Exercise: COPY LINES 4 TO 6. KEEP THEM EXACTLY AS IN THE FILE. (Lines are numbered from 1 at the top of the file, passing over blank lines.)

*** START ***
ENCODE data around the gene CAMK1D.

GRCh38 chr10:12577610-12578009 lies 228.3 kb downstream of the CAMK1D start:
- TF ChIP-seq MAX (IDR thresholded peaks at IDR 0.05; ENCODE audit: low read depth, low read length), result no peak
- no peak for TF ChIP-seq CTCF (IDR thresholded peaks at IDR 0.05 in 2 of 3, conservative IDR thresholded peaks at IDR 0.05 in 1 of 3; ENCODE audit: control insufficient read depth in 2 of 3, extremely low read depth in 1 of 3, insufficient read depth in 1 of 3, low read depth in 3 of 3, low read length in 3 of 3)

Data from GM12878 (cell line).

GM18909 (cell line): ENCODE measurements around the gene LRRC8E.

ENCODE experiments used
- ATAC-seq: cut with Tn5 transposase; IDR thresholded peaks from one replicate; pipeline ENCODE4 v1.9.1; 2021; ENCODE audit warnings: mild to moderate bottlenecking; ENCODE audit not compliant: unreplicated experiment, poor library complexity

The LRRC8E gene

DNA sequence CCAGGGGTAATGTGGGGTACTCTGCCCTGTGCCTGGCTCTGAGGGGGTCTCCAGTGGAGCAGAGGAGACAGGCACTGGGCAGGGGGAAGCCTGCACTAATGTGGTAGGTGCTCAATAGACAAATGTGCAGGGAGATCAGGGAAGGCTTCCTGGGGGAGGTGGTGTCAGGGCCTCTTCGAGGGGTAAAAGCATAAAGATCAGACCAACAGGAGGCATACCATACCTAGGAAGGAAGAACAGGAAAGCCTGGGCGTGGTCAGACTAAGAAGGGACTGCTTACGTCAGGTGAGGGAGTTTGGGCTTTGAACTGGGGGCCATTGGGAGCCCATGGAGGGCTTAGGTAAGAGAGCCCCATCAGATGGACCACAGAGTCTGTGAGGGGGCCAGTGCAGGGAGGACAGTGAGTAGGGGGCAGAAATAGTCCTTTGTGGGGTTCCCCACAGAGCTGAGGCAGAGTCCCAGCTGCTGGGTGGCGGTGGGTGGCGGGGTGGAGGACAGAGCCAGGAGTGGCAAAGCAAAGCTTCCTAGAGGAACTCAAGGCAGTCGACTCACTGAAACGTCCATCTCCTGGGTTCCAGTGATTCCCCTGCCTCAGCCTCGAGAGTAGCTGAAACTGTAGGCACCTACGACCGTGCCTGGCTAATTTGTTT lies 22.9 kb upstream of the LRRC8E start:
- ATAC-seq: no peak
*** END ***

- no peak for TF ChIP-seq CTCF (IDR thresholded peaks at IDR 0.05 in 2 of 3, conservative IDR thresholded peaks at IDR 0.05 in 1 of 3; ENCODE audit: control insufficient read depth in 2 of 3, extremely low read depth in 1 of 3, insufficient read depth in 1 of 3, low read depth in 3 of 3, low read length in 3 of 3)

Data from GM12878 (cell line).

GM18909 (cell line): ENCODE measurements around the gene LRRC8E.